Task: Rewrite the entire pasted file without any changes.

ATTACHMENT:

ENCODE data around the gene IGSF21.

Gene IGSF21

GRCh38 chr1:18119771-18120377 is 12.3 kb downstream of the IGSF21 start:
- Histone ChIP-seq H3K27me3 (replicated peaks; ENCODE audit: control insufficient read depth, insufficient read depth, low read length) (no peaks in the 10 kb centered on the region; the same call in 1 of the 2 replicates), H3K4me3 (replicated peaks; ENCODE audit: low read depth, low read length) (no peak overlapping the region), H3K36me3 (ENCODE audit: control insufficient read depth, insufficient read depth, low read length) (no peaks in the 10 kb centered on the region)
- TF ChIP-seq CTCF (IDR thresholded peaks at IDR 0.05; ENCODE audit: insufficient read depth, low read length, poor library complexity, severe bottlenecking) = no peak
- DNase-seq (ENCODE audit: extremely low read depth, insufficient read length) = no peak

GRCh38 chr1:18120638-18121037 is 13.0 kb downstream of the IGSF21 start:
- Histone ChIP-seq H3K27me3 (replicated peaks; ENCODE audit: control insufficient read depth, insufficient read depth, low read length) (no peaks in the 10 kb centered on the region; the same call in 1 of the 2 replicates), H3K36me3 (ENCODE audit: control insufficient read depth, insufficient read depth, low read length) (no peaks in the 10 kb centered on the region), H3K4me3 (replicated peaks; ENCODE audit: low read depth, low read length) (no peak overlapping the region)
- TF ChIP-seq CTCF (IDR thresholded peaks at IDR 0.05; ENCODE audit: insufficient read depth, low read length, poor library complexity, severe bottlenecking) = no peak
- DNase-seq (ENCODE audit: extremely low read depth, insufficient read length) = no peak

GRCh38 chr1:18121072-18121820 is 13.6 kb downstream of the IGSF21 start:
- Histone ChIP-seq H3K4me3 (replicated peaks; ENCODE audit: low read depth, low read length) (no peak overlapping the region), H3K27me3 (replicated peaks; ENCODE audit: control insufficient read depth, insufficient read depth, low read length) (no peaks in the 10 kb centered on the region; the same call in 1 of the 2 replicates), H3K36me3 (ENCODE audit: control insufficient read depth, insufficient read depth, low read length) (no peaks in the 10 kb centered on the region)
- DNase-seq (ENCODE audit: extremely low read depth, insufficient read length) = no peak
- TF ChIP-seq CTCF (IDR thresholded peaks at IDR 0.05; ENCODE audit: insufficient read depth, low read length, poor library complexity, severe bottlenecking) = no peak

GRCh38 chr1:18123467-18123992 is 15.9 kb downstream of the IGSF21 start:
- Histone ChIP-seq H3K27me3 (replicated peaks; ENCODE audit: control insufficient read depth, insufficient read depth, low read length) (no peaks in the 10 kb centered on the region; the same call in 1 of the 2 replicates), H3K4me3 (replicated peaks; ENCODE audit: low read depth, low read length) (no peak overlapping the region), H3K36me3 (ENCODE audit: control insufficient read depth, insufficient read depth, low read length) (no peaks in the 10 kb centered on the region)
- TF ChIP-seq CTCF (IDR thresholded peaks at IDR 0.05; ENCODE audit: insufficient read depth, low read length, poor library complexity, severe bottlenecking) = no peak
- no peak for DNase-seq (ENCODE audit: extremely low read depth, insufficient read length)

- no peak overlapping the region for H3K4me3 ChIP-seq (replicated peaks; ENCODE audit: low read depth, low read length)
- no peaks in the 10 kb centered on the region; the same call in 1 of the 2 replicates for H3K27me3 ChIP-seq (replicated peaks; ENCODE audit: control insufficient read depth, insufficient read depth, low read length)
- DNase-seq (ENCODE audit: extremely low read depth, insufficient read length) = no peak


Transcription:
ENCODE data around the gene IGSF21.

Gene IGSF21

GRCh38 chr1:18119771-18120377 is 12.3 kb downstream of the IGSF21 start:
- Histone ChIP-seq H3K27me3 (replicated peaks; ENCODE audit: control insufficient read depth, insufficient read depth, low read length) (no peaks in the 10 kb centered on the region; the same call in 1 of the 2 replicates), H3K4me3 (replicated peaks; ENCODE audit: low read depth, low read length) (no peak overlapping the region), H3K36me3 (ENCODE audit: control insufficient read depth, insufficient read depth, low read length) (no peaks in the 10 kb centered on the region)
- TF ChIP-seq CTCF (IDR thresholded peaks at IDR 0.05; ENCODE audit: insufficient read depth, low read length, poor library complexity, severe bottlenecking) = no peak
- DNase-seq (ENCODE audit: extremely low read depth, insufficient read length) = no peak

GRCh38 chr1:18120638-18121037 is 13.0 kb downstream of the IGSF21 start:
- Histone ChIP-seq H3K27me3 (replicated peaks; ENCODE audit: control insufficient read depth, insufficient read depth, low read length) (no peaks in the 10 kb centered on the region; the same call in 1 of the 2 replicates), H3K36me3 (ENCODE audit: control insufficient read depth, insufficient read depth, low read length) (no peaks in the 10 kb centered on the region), H3K4me3 (replicated peaks; ENCODE audit: low read depth, low read length) (no peak overlapping the region)
- TF ChIP-seq CTCF (IDR thresholded peaks at IDR 0.05; ENCODE audit: insufficient read depth, low read length, poor library complexity, severe bottlenecking) = no peak
- DNase-seq (ENCODE audit: extremely low read depth, insufficient read length) = no peak

GRCh38 chr1:18121072-18121820 is 13.6 kb downstream of the IGSF21 start:
- Histone ChIP-seq H3K4me3 (replicated peaks; ENCODE audit: low read depth, low read length) (no peak overlapping the region), H3K27me3 (replicated peaks; ENCODE audit: control insufficient read depth, insufficient read depth, low read length) (no peaks in the 10 kb centered on the region; the same call in 1 of the 2 replicates), H3K36me3 (ENCODE audit: control insufficient read depth, insufficient read depth, low read length) (no peaks in the 10 kb centered on the region)
- DNase-seq (ENCODE audit: extremely low read depth, insufficient read length) = no peak
- TF ChIP-seq CTCF (IDR thresholded peaks at IDR 0.05; ENCODE audit: insufficient read depth, low read length, poor library complexity, severe bottlenecking) = no peak

GRCh38 chr1:18123467-18123992 is 15.9 kb downstream of the IGSF21 start:
- Histone ChIP-seq H3K27me3 (replicated peaks; ENCODE audit: control insufficient read depth, insufficient read depth, low read length) (no peaks in the 10 kb centered on the region; the same call in 1 of the 2 replicates), H3K4me3 (replicated peaks; ENCODE audit: low read depth, low read length) (no peak overlapping the region), H3K36me3 (ENCODE audit: control insufficient read depth, insufficient read depth, low read length) (no peaks in the 10 kb centered on the region)
- TF ChIP-seq CTCF (IDR thresholded peaks at IDR 0.05; ENCODE audit: insufficient read depth, low read length, poor library complexity, severe bottlenecking) = no peak
- no peak for DNase-seq (ENCODE audit: extremely low read depth, insufficient read length)

- no peak overlapping the region for H3K4me3 ChIP-seq (replicated peaks; ENCODE audit: low read depth, low read length)
- no peaks in the 10 kb centered on the region; the same call in 1 of the 2 replicates for H3K27me3 ChIP-seq (replicated peaks; ENCODE audit: control insufficient read depth, insufficient read depth, low read length)
- DNase-seq (ENCODE audit: extremely low read depth, insufficient read length) = no peak